The following is a true story and in no way is a solicitation or to be considered advice.

I had some Chianti. My client had a glass of Malbec. And another. He lamented his latest conversation with his wealth manager.

Long gold has made him 30% on 2% of his assets under management (c. £2.7m) and being short Chipotle has made him 25% on 2% (20% of a 10% equity allocation). 22.7% in cash. The rest spread across assets designed to confuse the tax man. So, he has about £6m in various structures so that he will not have to work after his 60th birthday.

Not so bad until the opportunity analysis comes back. He laments what he didn’t do. He asks me: ‘why don’t I take more risks’?

I laugh and explain:

Lending someone £10,000 for 10 years at a rate where they repay £200 per month (120 months in total) means you’ll get paid £24,000. Over ten years that is £2400 per year of income where £1000 repays the principal and £1400 pays the interest.

He can afford £90k. That’s 9 loans he can make that loosely fit this structure. Even if he ends up with 30 pence (after collection proceedings and fees) on the pound (including interest owed) that’s £64,800. A loss of £25,200 on a £90,000 investment over under 10 years. The upside, as compared to that downside is £216,000 (24k holistic returns over 9 loans). That’s you either make £216k or lose £25.2k. That’s 8.5:1. A ratio that should make you wonder something: if it is so good why don’t more people do it. Well, next time you have 10 minutes sit down and look at how much you’re paying in interest AND fees on mortgages, loans, credit cards etc. Then look at it from your lenders POV. The shock and awe will keep you awake.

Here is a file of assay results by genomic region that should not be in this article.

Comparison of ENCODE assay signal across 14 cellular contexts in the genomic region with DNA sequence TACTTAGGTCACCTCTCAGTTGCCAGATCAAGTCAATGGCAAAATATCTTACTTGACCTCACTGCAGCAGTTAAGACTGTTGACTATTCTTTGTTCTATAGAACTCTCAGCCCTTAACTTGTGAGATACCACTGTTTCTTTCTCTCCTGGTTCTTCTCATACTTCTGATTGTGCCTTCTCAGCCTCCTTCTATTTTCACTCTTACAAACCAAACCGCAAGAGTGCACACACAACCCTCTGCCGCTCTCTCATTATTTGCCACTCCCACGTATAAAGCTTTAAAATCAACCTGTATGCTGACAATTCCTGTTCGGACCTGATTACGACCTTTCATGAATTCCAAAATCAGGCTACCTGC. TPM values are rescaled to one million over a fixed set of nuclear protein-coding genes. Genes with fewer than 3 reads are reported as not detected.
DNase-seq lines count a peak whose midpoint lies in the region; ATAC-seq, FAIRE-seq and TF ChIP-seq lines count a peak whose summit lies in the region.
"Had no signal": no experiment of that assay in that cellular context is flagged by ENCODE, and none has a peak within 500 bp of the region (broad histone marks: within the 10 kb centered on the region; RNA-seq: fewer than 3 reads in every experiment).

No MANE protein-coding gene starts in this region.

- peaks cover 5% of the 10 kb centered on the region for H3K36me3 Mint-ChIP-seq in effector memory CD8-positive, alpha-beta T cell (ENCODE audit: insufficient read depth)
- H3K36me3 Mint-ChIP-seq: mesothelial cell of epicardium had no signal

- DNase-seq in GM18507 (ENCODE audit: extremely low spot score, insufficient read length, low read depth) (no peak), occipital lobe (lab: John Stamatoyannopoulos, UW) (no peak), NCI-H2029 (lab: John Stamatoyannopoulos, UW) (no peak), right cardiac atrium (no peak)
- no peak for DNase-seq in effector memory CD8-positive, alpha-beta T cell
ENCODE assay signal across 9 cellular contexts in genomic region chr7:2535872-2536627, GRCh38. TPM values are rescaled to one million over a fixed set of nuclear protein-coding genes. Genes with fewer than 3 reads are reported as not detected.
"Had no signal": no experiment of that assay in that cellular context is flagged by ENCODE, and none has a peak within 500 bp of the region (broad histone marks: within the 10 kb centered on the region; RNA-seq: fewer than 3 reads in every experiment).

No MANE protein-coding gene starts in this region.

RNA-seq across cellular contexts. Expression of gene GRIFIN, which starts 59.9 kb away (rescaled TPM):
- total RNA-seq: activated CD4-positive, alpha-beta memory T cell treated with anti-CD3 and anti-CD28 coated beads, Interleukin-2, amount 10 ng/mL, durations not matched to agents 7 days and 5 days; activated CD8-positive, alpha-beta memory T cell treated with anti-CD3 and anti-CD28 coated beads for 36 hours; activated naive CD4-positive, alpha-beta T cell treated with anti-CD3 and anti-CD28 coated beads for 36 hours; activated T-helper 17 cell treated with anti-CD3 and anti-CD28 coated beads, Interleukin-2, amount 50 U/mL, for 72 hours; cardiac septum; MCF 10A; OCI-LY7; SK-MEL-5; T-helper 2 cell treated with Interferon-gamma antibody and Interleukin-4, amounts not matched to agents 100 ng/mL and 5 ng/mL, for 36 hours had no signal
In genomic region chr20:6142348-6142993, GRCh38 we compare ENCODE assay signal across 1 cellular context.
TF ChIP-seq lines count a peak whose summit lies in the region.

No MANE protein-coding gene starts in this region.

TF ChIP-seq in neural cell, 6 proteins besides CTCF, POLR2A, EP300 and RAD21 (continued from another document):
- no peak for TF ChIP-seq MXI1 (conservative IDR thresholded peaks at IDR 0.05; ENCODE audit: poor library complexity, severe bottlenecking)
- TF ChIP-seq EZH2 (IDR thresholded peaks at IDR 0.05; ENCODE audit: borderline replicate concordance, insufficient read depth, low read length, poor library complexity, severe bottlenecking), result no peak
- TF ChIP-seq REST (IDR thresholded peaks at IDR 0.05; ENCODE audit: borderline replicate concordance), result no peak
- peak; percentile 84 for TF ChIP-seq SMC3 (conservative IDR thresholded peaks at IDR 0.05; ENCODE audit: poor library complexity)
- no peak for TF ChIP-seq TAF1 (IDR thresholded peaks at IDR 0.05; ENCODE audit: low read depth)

Now is the time to accept the truth about money. Every decision we are making is like rust to our futures. Every penny we are paying above market for debts is like cancer to our pensions. For approximately every 1% more interest we are paying annually, we probably need to raise our pension contributions by 20%.

You know your salary. Your debts. How much you’re saving. How much you have in emergency funds. How much you have on cash. Etc. Etc. Etc.

Only you after the bold analysis knows the truth about money.

My client asked me what the numbers look like if he commits £900k to a similar loan scheme. I explained: that’s how every pound becomes £2.08. I welcomed him to hell:

‘Past performance is no guarantee for future results’.